---- — CHEERS to Sergeant Doreen Champagne, who recently became Haverhill’s first female superior officer.
Champagne was first inspired to a career in law enforcement when a Haverhill police officer visited her third-grade classroom.
“I remember asking him if a girl could be a police officer, and he said sure, we have one now,” Champagne, 37, said yesterday during the ceremony held at Mayor James Fiorentini’s office.
That officer, the now-retired Joseph Spero, was on hand to see Champagne promoted to sergeant. Spero presented her with her stripes.
“It was an easy decision to promote Doreen,” police Chief Alan DeNaro said. “She’s a dedicated, hard worker and is an asset to the department and the community. I’m excited to have her on our management team.”
Champagne is a 1994 graduate of St. Mary High School in Lawrence. She joined the Haverhill Police Department in 2004 and is one of six female officers in the department, but is the first woman to hold a rank above private in the city’s history, according to Mayor James Fiorentini. Champagne is also the only officer in the department with a law degree.
Congratulations to Sgt. Champagne and best wishes for continued success in her career.
Thanks also to former officer Spero for his long-ago influence on a young girl’s life. Many of us in our professional lives frequently have these kinds of encounters with children during office tours or on career days and the like. We tend not to give them much thought. But they can have a profound effect on the course of young lives. That’s worth a little more thoughtful consideration.
JEERS for the expensive and long-term fallout of shoddy workmanship.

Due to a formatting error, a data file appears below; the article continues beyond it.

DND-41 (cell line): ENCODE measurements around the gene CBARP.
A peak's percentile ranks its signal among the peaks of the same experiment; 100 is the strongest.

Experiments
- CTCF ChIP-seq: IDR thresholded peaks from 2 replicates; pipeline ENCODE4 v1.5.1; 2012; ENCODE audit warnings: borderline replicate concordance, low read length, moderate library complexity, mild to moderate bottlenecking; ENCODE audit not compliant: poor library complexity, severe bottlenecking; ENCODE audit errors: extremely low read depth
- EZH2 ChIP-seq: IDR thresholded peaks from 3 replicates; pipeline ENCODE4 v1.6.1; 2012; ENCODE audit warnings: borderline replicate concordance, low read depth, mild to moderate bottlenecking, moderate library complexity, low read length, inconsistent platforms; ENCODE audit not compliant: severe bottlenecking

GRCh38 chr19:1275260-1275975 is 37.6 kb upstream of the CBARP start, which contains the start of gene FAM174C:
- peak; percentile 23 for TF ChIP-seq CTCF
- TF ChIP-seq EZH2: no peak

Lawrence has already spent or dedicated $4 million toward the cleanup of a mold infestation at the Guilmette School. Now, city Budget Director Mark Ianello has told the City Council it may cost as much as $3 million more.
The cause of the infestation was moisture collecting on frigid air conditioning pipes that were improperly insulated against the summer heat, a lawyer seeking to recover the cost of the cleanup from the contractor who built the school and its insurance company told the council.
The initial estimate to fix the mold problem was just $500,000 but that ballooned after the infestation was found to be more extensive than first thought. The Guilmette School was closed for most of the 2010-11 school year for cleaning and reconstruction.
But much of that reconstruction consisted of temporary fixes to allow the school to reopen in April 2011. The additional funds are needed to replace those temporary repairs with permanent fixes.
Attorney Jack McDonnell has filed lawsuits against Peabody Construction, the general contractor that built the Guilmette School about a decade ago, and Travelers’ Insurance, which insured the work, in an attempt to recover the city’s expenses.
“We’re looking at contracts and bidding documents much more closely,” City Attorney Charles Boddy told the council. “It’s been an eye-opening experience on the city side. We’re working to have something like this never happen again. We rely on our experts. When they let us down, we suffer the consequences.”
Lawrence has been incorporated as a city since 1853.
One would think the lesson of paying attention to details would have been learned by now.